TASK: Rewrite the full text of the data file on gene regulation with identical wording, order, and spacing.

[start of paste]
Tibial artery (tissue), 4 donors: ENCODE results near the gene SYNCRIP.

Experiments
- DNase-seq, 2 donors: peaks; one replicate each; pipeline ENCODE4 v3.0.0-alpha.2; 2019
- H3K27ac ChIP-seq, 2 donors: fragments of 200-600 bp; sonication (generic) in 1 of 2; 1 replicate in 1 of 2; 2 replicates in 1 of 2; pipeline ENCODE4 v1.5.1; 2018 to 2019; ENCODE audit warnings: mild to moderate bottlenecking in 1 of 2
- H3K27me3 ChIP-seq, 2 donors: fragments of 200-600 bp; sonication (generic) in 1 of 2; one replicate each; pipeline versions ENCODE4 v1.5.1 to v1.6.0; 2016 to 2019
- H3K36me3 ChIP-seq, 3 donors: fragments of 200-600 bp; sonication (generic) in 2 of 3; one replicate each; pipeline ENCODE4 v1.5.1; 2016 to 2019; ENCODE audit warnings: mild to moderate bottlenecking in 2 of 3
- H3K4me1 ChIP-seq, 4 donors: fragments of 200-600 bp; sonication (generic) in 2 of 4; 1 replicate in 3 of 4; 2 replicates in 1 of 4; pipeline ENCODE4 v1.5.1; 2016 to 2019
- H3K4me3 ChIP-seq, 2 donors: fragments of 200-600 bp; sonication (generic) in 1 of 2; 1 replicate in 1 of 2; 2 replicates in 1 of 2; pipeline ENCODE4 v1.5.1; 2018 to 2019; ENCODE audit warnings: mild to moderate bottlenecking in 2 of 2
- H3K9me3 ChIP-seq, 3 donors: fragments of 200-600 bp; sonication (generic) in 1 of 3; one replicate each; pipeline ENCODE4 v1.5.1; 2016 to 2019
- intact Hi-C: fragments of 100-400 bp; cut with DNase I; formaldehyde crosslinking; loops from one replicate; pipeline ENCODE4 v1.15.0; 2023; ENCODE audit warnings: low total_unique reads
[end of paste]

Tibial artery (tissue), 4 donors: ENCODE results near the gene SYNCRIP.

Experiments
- DNase-seq, 2 donors: peaks; one replicate each; pipeline ENCODE4 v3.0.0-alpha.2; 2019
- H3K27ac ChIP-seq, 2 donors: fragments of 200-600 bp; sonication (generic) in 1 of 2; 1 replicate in 1 of 2; 2 replicates in 1 of 2; pipeline ENCODE4 v1.5.1; 2018 to 2019; ENCODE audit warnings: mild to moderate bottlenecking in 1 of 2
- H3K27me3 ChIP-seq, 2 donors: fragments of 200-600 bp; sonication (generic) in 1 of 2; one replicate each; pipeline versions ENCODE4 v1.5.1 to v1.6.0; 2016 to 2019
- H3K36me3 ChIP-seq, 3 donors: fragments of 200-600 bp; sonication (generic) in 2 of 3; one replicate each; pipeline ENCODE4 v1.5.1; 2016 to 2019; ENCODE audit warnings: mild to moderate bottlenecking in 2 of 3
- H3K4me1 ChIP-seq, 4 donors: fragments of 200-600 bp; sonication (generic) in 2 of 4; 1 replicate in 3 of 4; 2 replicates in 1 of 4; pipeline ENCODE4 v1.5.1; 2016 to 2019
- H3K4me3 ChIP-seq, 2 donors: fragments of 200-600 bp; sonication (generic) in 1 of 2; 1 replicate in 1 of 2; 2 replicates in 1 of 2; pipeline ENCODE4 v1.5.1; 2018 to 2019; ENCODE audit warnings: mild to moderate bottlenecking in 2 of 2
- H3K9me3 ChIP-seq, 3 donors: fragments of 200-600 bp; sonication (generic) in 1 of 3; one replicate each; pipeline ENCODE4 v1.5.1; 2016 to 2019
- intact Hi-C: fragments of 100-400 bp; cut with DNase I; formaldehyde crosslinking; loops from one replicate; pipeline ENCODE4 v1.15.0; 2023; ENCODE audit warnings: low total_unique reads